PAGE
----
STD Awareness Week, observed during the second full week of April, is an opportunity to raise awareness about STDs, reduce stigmas and fears, and ensure your community has the tools and knowledge to prevent, test for, and treat STDs.
From 2014-2018, the CDC found that many STD cases continued to increase. During this time period, Syphilis cases increased by 81%, Gonorrhea cases increased by 67%, and Chlamydia cases remained at record highs.
This year, STD Awareness Week is April 12-18, 2020 and consists of several different themes.
The first is “GYT: Get Yourself Tested,” a campaign encouraging young people to get tested and treated for STDs and HIV as a way to protect their own health and that of their partner(s). Studies have found that teens don’t always talk to their parents and healthcare providers about issues related to sex and sexuality, due to fear and stigma. Many clinics, such as Caring Communities, can provide free and confidential testing. If you are unsure of which STDs you should be tested for, you can find more information here.
The second theme for STD Awareness Week is “Syphilis Strikes Back,” devoted exclusively to the prevention, diagnosis, and treatment of syphilis. In 2000, the U.S. reached historic lows of syphilis cases. However, by 2018 the United States had the highest number and rate of primary and secondary (the most infectious stages) syphilis cases in 20 years. Since 2014, cases of congenital syphilis (which is when a baby is born with syphilis) has more than doubled.
The third theme for this week is “Talk. Test. Treat.” This campaign encourages individuals and healthcare providers to take three simple actions as a means to protect their health and that of their partners. It is also a reminder that STDs are preventable and treatable. Not sure where to start or how to talk about these things? The CDC has put together a resource that will help you discuss these topics with your partner(s) and your healthcare provider.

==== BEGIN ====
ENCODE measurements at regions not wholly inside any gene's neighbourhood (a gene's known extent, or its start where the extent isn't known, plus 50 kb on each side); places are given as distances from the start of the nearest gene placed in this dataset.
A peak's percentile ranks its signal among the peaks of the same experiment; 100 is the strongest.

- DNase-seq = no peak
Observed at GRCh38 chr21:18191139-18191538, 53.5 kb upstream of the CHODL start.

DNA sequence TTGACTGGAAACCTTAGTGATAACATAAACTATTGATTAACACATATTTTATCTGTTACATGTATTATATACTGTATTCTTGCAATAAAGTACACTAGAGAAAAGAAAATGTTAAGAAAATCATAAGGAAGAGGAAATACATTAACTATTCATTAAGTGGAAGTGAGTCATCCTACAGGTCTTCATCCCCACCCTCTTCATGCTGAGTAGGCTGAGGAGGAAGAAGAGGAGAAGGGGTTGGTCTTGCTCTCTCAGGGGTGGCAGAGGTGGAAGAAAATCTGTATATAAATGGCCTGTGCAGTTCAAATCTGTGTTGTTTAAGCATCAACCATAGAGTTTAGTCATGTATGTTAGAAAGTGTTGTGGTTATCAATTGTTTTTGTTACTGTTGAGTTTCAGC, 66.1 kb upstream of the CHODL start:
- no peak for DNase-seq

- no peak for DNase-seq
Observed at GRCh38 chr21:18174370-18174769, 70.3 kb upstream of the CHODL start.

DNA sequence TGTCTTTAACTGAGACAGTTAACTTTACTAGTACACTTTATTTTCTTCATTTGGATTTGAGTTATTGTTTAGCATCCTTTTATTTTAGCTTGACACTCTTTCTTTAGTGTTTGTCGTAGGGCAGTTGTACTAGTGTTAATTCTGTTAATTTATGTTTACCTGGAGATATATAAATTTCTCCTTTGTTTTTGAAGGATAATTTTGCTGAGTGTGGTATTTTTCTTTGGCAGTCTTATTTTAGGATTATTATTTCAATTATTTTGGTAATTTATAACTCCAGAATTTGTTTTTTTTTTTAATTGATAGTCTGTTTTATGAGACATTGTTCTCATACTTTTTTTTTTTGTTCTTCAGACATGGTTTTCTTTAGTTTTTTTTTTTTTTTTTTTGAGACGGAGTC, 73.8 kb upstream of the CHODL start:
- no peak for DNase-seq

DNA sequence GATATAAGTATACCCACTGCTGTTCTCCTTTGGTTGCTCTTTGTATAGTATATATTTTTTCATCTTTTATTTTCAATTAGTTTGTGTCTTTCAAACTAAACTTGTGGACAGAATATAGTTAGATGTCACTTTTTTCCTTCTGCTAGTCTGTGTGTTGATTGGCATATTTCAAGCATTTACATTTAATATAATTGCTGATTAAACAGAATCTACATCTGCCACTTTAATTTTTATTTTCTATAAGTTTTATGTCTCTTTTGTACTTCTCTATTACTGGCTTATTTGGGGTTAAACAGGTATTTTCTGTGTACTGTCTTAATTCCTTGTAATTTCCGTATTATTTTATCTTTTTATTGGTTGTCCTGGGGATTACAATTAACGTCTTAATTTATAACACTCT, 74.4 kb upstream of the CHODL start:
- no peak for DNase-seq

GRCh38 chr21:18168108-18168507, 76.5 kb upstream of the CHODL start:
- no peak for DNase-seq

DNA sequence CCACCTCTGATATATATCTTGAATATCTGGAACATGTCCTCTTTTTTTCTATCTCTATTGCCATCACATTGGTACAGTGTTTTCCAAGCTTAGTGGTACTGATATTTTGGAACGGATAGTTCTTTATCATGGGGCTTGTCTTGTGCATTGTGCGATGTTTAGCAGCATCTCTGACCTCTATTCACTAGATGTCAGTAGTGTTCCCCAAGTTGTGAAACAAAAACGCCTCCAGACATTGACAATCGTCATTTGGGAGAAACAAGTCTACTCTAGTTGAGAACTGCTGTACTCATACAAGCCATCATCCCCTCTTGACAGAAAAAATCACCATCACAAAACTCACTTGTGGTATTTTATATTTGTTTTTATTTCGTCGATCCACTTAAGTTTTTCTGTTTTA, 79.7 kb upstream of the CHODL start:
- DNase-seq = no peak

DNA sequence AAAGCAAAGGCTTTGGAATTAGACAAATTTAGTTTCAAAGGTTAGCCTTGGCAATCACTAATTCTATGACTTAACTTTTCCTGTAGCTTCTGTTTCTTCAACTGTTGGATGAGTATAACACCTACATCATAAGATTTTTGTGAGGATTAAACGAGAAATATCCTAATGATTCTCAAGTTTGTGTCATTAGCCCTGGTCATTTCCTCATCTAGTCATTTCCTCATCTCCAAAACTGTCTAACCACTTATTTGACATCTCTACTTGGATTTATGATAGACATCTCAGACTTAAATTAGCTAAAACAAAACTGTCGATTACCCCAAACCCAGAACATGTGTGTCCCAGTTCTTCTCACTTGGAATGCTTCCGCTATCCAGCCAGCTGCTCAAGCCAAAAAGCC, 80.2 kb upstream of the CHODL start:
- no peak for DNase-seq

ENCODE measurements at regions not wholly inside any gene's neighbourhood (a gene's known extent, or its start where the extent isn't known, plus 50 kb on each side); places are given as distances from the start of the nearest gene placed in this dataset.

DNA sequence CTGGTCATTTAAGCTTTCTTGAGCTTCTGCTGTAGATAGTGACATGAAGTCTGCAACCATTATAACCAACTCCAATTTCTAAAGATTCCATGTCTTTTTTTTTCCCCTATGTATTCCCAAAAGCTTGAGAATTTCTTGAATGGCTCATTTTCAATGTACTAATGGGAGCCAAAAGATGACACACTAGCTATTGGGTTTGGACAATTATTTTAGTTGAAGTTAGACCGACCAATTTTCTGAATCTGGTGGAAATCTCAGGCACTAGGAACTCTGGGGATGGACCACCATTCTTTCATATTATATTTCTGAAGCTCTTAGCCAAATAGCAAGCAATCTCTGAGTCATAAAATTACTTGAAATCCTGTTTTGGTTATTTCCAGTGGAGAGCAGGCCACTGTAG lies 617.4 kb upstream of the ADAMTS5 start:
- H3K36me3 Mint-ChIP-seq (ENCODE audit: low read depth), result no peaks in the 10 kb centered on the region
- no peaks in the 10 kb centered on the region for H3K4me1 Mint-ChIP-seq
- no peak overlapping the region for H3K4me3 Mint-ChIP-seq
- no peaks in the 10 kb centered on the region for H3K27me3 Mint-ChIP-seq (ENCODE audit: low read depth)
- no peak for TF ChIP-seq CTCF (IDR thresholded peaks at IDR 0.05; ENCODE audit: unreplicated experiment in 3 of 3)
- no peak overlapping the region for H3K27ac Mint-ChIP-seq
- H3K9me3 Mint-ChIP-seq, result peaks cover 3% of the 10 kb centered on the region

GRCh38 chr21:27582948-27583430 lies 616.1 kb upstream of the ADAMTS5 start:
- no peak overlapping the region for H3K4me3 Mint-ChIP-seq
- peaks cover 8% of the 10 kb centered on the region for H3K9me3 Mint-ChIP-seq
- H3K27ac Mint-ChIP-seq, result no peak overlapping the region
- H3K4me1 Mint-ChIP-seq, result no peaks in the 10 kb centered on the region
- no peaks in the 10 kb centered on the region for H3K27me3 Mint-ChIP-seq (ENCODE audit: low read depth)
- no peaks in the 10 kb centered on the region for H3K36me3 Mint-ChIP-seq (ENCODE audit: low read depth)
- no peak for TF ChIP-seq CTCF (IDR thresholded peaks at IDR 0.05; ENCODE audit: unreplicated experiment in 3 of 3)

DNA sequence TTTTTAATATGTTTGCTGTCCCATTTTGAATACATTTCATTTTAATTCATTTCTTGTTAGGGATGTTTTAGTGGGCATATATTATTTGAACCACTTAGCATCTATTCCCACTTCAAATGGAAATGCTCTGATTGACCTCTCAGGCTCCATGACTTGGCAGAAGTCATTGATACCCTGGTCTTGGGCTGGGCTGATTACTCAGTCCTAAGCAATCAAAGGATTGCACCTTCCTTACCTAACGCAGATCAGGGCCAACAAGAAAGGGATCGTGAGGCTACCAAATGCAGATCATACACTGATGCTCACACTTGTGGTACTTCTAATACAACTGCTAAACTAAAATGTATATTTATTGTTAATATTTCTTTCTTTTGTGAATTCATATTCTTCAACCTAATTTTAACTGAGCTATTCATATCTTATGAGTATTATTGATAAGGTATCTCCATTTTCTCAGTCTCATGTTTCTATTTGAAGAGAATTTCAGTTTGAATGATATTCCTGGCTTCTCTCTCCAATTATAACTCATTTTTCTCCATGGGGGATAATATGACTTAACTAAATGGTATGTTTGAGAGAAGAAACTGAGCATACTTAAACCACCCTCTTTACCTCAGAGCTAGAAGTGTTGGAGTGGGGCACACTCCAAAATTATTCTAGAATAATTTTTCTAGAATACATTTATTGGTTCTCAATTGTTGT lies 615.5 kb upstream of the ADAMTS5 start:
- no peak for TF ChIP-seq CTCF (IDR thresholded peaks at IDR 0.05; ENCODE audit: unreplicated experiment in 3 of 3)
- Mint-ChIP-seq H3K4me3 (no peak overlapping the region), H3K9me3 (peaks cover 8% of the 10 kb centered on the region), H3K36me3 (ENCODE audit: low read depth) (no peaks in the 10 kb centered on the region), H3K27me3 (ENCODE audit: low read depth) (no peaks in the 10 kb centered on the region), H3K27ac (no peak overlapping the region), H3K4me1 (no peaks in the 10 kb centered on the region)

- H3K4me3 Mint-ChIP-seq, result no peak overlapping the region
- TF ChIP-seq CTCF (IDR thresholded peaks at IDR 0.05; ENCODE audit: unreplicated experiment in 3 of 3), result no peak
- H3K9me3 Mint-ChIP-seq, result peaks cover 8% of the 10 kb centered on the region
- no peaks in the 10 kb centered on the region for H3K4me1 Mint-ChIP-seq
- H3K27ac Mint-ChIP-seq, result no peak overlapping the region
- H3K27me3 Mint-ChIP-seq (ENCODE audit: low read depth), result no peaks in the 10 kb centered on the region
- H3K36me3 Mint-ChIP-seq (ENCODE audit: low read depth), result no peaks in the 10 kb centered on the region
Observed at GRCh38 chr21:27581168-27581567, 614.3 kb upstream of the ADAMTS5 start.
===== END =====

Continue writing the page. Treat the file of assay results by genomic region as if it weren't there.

The final theme included in STD Awareness Week is “Treat Me Right,” a campaign that encourages both healthcare providers and patients to foster a trusting relationship with one another. Not only should you be working with a healthcare provider who is respectful and understanding, but you should also be able to trust your healthcare provider to recommend preventative services and practices. When you discuss sex as it relates to your health, there are a few questions you should be prepared to answer honestly. Here is a guide of what you might be asked and what to look for in a trustworthy healthcare provider.
At this time, Caring Communities cannot provide our usual in-office STD screenings and tests, however if you are concerned about potential STD symptoms, you can contact our Clinical Operations Director, Sean, at 570-899-3536 to learn what resources may be available to you.